Location: Northumberland, England.
Built: 14th century.
Condition: Fragmentary ruins.
Ownership / Access: English Heritage.
Opening times: Check their website for more info.
Price of admission: Check their website for more info.
Notes: Dunstanburgh Castle is a 14th century fortification on the coast of Northumberland in northern England, located between the villages of Craster and Embleton. The castle was built by Earl Thomas of Lancaster between 1313 and 1322, taking advantage of the site's natural defences and the existing earthworks of a former Iron Age fort. Thomas was a leader of a baronial faction opposed to King Edward II, and probably intended Dunstanburgh to act as a secure refuge, should the political situation in southern England deteriorate. The castle also served as a statement of the earl's wealth and influence, and would have invited comparisons with the neighbouring royal castle of Bamburgh. Thomas probably only visited his new castle once, before being captured at Battle of Boroughbridge as he attempted to flee royal forces for the safety of Dunstanburgh. Thomas was executed, and the castle became the property of the Crown, before passing into the Duchy of Lancaster. Dunstanburgh's defences were expanded in the 1380s by John of Gaunt, the Duke of Lancaster, in the light of the threat from Scotland and the peasant uprisings of 1381. The castle was maintained in the 15th century by the Crown, and formed a strategic northern stronghold in the region during the Wars of the Roses, exchanging hands between the rival Lancastrian and Yorkist factions several times. The fortress never recovered from the sieges of these campaigns, and by the 16th century the Warden of the Scottish Marches described it as having fallen into "wonderfull great decaye". As the Scottish border became more stable, the military utility of the castle steadily diminished, and King James I finally sold the property off into private ownership in 1604. The Grey family owned it for several centuries; increasingly ruinous, it became a popular subject for artists, including Thomas Girtin and J. M. W. Turner, and formed the basis for a poem by Matthew Lewis in 1808. By the 1920s, the castle's then owner, Sir Arthur Sutherland, could no longer afford to maintain the property, and he placed it into the guardianship of the state in 1930. When the Second World War broke out in 1939, measures were taken to defend the Northumberland coastline from a potential German invasion. The castle was used as an observation post and the site was refortified with trenches, barbed wire, pill boxes and a mine field. The Dunstanburgh Castle golf course was built around the property in 1900, and expanded by Sutherland in 1922. In the 21st century the castle is owned by the National Trust and run by English Heritage. The ruins are protected under UK law as a Grade I listed building, and are part of a Site of Special Scientific Interest, forming an important natural environment for birds and amphibians. Dunstanburgh Castle was built in the center of a designed medieval landscape, surrounded by three artificial lakes called meres covering a total of 4.25 hectares (10.5 acres). The curtain walls enclose 9.96 acres (4.03 ha), making it the largest castle in Northumberland. The most prominent part of the castle is the Great Gatehouse, a massive three storey fortification, considered by historians Alastair Oswald and Jeremy Ashbee to be "one of the most imposing structures in any English castle". Multiple rectangular towers protect the walls, including the Lilburn Tower, which looks out towards Bamburgh Castle, and the Egyncleugh Tower, positioned above Queen Margaret's Cove. Three internal complexes of buildings, now ruined, supported the earl's household, the castle constable's household and the running of the surrounding estates. A harbour was built to the south east of the castle, of which only a stone quay survives.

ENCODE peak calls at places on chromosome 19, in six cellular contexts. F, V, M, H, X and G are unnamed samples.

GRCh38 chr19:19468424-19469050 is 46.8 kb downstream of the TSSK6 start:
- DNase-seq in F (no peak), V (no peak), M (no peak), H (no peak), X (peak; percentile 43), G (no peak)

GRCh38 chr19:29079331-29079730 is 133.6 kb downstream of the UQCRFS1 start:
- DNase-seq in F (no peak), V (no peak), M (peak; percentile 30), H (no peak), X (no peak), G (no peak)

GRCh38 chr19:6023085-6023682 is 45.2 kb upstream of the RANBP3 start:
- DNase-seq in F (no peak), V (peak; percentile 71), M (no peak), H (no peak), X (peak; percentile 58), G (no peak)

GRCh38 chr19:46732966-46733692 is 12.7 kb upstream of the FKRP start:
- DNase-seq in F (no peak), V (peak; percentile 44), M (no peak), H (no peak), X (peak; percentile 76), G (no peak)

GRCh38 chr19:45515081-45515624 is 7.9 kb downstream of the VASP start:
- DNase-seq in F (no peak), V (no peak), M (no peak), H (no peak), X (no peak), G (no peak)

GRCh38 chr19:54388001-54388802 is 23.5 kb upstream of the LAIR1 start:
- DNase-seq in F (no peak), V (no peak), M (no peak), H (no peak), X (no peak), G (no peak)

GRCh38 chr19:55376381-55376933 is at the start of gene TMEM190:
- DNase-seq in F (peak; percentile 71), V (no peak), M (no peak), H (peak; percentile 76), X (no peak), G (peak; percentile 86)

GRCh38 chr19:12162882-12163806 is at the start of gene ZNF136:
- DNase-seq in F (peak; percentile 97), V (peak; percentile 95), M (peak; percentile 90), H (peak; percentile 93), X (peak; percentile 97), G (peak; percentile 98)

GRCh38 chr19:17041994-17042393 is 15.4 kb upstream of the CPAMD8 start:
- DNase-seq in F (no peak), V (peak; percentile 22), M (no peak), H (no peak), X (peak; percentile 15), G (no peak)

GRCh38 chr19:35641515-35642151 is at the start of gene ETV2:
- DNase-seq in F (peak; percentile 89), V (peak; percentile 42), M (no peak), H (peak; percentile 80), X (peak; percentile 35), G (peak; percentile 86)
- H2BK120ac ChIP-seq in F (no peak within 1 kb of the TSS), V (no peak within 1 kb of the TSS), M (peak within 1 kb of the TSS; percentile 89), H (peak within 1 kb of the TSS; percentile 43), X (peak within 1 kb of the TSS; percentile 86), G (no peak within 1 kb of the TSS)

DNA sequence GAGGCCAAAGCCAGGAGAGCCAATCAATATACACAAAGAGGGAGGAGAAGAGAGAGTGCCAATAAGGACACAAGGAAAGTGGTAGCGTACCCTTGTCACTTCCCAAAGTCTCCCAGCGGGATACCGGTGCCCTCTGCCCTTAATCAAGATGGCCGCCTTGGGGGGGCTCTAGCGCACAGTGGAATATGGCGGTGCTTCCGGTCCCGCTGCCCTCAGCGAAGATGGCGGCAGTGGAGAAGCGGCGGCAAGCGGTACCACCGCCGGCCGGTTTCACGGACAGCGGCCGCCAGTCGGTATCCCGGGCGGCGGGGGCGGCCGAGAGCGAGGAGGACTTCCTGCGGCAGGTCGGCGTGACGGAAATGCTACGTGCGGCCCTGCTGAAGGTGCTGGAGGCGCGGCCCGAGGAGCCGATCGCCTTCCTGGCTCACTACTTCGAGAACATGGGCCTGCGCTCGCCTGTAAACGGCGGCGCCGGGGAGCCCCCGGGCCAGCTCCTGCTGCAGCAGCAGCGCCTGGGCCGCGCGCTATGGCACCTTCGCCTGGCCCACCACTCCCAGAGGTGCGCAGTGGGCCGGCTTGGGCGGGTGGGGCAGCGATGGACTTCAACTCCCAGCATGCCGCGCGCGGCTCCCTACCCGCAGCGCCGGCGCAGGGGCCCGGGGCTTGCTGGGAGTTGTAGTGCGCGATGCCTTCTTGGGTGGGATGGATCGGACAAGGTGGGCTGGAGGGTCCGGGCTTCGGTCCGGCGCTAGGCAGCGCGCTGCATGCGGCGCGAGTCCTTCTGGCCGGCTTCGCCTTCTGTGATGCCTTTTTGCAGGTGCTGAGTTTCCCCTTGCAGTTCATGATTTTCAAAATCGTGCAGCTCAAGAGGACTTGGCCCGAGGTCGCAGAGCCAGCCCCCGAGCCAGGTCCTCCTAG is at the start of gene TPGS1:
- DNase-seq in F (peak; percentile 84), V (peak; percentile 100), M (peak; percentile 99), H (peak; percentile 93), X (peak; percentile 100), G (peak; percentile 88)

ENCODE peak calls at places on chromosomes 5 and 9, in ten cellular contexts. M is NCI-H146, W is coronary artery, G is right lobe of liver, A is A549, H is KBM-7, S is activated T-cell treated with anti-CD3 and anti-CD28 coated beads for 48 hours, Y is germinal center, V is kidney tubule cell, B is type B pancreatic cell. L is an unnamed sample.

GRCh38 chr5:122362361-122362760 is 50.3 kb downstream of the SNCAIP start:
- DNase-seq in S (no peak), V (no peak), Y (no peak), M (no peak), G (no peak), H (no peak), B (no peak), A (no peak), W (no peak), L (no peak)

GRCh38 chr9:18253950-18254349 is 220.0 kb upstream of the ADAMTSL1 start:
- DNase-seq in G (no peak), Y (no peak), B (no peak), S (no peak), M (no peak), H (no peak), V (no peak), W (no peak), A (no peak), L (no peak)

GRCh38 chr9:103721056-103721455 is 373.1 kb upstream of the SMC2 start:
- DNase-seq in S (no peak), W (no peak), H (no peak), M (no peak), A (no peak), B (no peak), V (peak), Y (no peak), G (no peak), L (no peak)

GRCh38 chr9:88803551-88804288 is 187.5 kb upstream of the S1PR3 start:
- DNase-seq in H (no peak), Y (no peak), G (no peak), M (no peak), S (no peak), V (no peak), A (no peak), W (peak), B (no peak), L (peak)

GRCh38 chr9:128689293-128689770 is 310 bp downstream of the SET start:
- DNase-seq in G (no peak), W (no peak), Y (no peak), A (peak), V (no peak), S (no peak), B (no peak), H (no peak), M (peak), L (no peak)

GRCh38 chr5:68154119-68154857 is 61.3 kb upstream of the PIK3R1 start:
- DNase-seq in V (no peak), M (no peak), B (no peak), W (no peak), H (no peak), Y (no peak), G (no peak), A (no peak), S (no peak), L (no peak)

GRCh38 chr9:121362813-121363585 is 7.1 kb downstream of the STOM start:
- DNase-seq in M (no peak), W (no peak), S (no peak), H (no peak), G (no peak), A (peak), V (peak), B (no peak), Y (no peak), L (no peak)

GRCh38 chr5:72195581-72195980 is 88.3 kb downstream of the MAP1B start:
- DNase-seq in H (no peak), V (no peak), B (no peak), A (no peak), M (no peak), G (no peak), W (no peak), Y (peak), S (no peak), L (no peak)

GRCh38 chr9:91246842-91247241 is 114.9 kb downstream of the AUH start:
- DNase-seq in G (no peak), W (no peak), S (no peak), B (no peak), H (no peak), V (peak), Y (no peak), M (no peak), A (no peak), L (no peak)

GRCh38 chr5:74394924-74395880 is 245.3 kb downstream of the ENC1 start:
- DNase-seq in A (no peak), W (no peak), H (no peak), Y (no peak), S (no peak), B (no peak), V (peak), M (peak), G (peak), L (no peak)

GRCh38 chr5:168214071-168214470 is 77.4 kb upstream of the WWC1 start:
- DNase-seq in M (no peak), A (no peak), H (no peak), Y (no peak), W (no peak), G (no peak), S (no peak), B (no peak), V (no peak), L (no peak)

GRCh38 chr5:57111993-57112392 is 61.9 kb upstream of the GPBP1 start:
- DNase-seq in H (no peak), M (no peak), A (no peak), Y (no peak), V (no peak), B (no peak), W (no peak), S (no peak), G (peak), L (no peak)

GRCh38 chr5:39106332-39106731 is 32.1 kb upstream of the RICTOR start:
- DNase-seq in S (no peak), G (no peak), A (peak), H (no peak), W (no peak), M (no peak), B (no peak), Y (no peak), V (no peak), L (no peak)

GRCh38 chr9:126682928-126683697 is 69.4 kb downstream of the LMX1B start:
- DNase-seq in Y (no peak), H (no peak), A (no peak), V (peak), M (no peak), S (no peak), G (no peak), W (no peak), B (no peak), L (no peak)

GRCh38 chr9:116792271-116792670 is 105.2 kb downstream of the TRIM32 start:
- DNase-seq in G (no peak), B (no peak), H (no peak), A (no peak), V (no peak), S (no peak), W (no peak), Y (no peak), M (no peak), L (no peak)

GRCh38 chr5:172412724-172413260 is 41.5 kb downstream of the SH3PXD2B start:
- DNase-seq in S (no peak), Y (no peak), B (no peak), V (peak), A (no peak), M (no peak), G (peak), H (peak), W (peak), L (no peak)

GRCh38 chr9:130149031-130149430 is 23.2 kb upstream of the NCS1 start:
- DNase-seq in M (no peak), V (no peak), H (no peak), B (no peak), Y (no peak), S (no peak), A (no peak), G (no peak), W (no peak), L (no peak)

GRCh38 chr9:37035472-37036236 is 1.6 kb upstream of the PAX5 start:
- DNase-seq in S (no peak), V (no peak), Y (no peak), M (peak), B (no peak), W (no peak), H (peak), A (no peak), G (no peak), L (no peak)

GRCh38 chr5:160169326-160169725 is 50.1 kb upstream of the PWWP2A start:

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Dunstanburgh Castle Links:Dunstanburgh Castle On Wikipedia
Dunstanburgh Castle information at the National Trust
Dunstanburgh Castle information at English Heritage